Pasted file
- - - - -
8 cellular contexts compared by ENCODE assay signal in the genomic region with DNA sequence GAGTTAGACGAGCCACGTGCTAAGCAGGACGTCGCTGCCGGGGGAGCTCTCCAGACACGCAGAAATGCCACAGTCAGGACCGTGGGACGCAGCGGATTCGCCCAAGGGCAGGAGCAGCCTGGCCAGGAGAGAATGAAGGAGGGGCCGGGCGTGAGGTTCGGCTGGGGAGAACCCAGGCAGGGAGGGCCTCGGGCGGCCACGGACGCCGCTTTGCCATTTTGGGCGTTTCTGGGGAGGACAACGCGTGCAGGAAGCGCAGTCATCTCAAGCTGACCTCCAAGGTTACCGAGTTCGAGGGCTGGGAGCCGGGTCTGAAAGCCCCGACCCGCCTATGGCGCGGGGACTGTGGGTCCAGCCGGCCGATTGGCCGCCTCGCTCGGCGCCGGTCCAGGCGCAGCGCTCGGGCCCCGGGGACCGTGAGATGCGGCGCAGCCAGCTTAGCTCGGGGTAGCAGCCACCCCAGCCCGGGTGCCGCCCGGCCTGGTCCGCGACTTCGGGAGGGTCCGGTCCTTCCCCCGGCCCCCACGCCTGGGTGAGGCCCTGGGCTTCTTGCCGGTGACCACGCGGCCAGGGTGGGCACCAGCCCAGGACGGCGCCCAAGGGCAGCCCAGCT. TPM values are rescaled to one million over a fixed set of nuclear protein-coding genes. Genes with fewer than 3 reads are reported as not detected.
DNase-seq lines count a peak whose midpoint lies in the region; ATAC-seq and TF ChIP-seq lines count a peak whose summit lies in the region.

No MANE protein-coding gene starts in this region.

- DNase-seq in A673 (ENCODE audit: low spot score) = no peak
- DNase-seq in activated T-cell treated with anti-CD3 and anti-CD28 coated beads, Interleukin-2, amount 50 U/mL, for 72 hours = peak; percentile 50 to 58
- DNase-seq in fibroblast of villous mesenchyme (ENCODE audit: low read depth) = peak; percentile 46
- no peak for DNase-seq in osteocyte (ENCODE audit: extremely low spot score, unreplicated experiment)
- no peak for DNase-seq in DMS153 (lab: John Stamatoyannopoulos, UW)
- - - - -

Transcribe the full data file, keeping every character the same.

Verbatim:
8 cellular contexts compared by ENCODE assay signal in the genomic region with DNA sequence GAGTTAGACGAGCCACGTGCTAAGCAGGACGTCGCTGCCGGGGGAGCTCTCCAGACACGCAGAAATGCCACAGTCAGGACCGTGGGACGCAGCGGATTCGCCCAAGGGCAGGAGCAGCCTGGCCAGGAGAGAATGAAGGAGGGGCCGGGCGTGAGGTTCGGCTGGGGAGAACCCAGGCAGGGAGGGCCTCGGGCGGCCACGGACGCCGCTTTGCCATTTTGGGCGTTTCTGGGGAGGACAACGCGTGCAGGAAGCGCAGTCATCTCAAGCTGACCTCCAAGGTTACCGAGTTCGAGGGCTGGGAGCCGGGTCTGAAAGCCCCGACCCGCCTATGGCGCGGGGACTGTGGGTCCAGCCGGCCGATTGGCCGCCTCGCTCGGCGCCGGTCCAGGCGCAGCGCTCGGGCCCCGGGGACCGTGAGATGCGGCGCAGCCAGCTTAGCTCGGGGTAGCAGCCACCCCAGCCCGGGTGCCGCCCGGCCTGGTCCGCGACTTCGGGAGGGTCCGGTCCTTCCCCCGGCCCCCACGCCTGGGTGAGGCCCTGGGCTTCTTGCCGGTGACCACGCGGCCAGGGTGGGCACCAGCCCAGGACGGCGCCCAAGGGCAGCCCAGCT. TPM values are rescaled to one million over a fixed set of nuclear protein-coding genes. Genes with fewer than 3 reads are reported as not detected.
DNase-seq lines count a peak whose midpoint lies in the region; ATAC-seq and TF ChIP-seq lines count a peak whose summit lies in the region.

No MANE protein-coding gene starts in this region.

- DNase-seq in A673 (ENCODE audit: low spot score) = no peak
- DNase-seq in activated T-cell treated with anti-CD3 and anti-CD28 coated beads, Interleukin-2, amount 50 U/mL, for 72 hours = peak; percentile 50 to 58
- DNase-seq in fibroblast of villous mesenchyme (ENCODE audit: low read depth) = peak; percentile 46
- no peak for DNase-seq in osteocyte (ENCODE audit: extremely low spot score, unreplicated experiment)
- no peak for DNase-seq in DMS153 (lab: John Stamatoyannopoulos, UW)